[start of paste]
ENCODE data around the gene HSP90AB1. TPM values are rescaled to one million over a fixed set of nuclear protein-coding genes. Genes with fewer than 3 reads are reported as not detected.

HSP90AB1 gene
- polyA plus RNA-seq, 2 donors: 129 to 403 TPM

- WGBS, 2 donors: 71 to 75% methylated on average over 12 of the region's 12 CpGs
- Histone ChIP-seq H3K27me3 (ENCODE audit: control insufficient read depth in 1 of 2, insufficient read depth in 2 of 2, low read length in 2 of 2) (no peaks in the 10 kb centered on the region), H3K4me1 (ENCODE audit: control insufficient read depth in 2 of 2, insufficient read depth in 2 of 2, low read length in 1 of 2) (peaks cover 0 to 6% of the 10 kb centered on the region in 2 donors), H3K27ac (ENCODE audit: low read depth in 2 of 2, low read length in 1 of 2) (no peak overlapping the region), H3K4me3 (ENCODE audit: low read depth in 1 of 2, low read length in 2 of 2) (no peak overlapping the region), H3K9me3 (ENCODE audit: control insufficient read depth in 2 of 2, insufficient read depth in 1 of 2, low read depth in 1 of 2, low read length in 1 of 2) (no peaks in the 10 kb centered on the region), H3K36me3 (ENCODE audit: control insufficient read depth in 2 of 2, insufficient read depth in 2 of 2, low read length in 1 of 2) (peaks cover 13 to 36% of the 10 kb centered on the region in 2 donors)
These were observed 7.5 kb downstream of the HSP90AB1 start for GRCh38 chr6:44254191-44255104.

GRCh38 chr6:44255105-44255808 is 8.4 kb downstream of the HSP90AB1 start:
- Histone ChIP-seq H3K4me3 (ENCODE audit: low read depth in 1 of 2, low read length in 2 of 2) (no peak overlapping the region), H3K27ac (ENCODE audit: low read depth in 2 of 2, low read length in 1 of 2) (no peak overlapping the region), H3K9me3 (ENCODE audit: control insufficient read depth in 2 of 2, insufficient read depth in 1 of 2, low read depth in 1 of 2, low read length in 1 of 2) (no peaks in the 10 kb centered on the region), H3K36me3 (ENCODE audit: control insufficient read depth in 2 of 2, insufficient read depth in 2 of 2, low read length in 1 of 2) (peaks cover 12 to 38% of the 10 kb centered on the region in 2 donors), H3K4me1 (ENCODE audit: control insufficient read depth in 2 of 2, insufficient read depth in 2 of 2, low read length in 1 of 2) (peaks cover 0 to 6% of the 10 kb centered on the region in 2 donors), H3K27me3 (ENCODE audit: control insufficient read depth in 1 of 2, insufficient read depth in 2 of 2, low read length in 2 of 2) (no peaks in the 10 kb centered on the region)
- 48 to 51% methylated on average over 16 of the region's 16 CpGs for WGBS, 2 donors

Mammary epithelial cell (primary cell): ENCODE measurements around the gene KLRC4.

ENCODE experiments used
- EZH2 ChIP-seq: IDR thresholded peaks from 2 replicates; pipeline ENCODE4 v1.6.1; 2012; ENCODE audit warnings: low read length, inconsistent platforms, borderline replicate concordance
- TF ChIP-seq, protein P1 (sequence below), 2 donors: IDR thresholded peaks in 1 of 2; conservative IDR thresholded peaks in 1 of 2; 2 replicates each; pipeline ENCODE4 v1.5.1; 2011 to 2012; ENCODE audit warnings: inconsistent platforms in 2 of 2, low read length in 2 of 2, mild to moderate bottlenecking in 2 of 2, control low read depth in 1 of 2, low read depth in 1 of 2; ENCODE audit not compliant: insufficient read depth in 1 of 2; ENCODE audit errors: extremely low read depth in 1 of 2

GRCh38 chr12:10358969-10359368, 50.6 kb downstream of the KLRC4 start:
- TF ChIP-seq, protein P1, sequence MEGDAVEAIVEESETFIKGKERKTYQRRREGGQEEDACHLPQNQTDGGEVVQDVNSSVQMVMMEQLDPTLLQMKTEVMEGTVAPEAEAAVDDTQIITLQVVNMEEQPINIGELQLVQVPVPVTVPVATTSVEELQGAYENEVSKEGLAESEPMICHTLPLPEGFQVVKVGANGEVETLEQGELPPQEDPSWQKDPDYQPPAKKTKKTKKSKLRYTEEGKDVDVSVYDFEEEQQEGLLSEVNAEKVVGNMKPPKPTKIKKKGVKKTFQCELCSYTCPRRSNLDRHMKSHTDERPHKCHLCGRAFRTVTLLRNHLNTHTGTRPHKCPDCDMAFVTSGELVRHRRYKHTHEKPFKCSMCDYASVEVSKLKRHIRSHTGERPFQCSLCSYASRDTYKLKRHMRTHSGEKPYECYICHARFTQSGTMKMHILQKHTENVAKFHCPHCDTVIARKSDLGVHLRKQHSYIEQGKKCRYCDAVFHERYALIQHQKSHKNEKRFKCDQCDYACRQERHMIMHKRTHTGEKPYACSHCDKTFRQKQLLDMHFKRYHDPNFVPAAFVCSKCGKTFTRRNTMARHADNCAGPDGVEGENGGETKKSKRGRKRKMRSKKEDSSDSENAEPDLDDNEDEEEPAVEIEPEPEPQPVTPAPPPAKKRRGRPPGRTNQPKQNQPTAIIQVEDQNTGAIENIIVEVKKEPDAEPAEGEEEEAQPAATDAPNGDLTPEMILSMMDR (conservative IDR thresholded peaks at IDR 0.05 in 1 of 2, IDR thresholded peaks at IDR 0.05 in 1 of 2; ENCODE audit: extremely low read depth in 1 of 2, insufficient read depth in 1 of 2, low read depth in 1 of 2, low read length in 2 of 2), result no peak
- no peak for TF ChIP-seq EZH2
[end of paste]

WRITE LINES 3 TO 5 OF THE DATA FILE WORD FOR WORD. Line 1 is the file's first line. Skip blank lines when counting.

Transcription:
- polyA plus RNA-seq, 2 donors: 129 to 403 TPM

- WGBS, 2 donors: 71 to 75% methylated on average over 12 of the region's 12 CpGs
- Histone ChIP-seq H3K27me3 (ENCODE audit: control insufficient read depth in 1 of 2, insufficient read depth in 2 of 2, low read length in 2 of 2) (no peaks in the 10 kb centered on the region), H3K4me1 (ENCODE audit: control insufficient read depth in 2 of 2, insufficient read depth in 2 of 2, low read length in 1 of 2) (peaks cover 0 to 6% of the 10 kb centered on the region in 2 donors), H3K27ac (ENCODE audit: low read depth in 2 of 2, low read length in 1 of 2) (no peak overlapping the region), H3K4me3 (ENCODE audit: low read depth in 1 of 2, low read length in 2 of 2) (no peak overlapping the region), H3K9me3 (ENCODE audit: control insufficient read depth in 2 of 2, insufficient read depth in 1 of 2, low read depth in 1 of 2, low read length in 1 of 2) (no peaks in the 10 kb centered on the region), H3K36me3 (ENCODE audit: control insufficient read depth in 2 of 2, insufficient read depth in 2 of 2, low read length in 1 of 2) (peaks cover 13 to 36% of the 10 kb centered on the region in 2 donors)